In 2008, a National Park Service conservator assessed the wooden items on display at the McLoughlin House, particularly focusing on furniture. Several pieces were identified as high priorities for conservation, based both on their condition and their association with the McLoughlin family. In the summer of 2010, six items were conserved: a tea canister, dining table, chest of drawers, rocking chair, bookcase, and marble-top table. Most of the items were owned by Dr. John McLoughlin or members of his immediate family.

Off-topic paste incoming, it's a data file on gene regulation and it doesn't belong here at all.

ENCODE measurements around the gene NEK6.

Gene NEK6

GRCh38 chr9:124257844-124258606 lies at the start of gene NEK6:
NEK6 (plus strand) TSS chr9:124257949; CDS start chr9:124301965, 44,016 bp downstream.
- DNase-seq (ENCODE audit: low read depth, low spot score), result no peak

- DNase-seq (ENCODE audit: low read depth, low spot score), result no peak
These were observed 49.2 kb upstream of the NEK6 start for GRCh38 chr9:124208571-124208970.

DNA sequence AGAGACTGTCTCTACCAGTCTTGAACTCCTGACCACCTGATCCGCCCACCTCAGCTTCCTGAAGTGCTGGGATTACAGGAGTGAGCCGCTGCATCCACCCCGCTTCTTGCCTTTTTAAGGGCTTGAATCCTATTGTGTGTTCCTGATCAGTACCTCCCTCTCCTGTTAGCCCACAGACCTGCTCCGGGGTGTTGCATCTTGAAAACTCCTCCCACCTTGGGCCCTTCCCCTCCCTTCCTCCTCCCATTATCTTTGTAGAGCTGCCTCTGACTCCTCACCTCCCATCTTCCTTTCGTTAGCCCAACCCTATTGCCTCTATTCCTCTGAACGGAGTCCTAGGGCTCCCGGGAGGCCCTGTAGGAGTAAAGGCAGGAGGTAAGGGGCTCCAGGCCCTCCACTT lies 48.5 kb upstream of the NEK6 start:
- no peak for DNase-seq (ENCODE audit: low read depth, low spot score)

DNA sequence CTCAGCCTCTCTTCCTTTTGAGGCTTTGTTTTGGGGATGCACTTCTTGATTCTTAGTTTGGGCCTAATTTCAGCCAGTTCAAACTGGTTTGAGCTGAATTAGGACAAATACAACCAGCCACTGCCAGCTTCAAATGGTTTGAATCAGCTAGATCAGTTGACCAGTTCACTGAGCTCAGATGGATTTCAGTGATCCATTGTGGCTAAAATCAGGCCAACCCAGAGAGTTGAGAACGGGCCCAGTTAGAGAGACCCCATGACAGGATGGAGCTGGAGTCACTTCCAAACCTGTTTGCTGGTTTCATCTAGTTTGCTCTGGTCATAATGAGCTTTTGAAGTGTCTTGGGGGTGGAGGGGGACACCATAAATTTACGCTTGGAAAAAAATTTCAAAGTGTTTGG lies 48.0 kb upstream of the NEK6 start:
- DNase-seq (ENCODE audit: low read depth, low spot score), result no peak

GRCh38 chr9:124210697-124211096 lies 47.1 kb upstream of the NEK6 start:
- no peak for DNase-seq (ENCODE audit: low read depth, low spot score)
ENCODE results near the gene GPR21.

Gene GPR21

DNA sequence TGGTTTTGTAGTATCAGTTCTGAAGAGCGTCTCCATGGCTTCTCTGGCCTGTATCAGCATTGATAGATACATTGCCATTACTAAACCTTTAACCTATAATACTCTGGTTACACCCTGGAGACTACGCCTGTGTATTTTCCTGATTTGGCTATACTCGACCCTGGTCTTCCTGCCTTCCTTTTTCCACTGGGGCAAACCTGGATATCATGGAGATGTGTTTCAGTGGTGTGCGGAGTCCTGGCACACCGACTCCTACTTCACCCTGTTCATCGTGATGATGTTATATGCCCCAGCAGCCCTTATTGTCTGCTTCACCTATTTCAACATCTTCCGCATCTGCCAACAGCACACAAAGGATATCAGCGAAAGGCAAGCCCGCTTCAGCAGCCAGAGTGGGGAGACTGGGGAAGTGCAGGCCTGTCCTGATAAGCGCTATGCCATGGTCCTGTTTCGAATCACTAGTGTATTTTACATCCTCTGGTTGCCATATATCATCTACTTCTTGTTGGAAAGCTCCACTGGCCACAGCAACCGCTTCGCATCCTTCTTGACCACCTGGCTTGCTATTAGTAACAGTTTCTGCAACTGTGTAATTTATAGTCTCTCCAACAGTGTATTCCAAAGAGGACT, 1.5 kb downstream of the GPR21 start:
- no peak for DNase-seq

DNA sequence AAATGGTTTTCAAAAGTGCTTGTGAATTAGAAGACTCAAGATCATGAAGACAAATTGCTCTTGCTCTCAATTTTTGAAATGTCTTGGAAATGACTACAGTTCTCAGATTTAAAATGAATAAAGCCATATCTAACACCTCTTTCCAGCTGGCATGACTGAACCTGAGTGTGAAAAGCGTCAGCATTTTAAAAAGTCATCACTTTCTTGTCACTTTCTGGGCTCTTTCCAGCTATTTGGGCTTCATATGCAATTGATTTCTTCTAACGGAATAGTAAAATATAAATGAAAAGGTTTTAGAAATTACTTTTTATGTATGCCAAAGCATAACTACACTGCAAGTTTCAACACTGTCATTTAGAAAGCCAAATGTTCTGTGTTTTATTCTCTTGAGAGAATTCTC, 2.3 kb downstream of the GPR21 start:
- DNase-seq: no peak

The conservation work was done by Jon Brandon of East Point Conservation in Brunswick, Maine. Rather than shipping the objects back to their facility, Jon agreed to treat them in a temporary conservation lab created in the upstair hallway of the McLoughlin House. Though some of the treatments had to be done while the house was empty, for safety reasons, Jon often worked on the pieces while the house was open. The work of museum professionals is often hidden from the public and this created an opportunity for visitors to see conservation in action, to ask questions, and for Jon to educate them about furniture preservation and conservation techniques.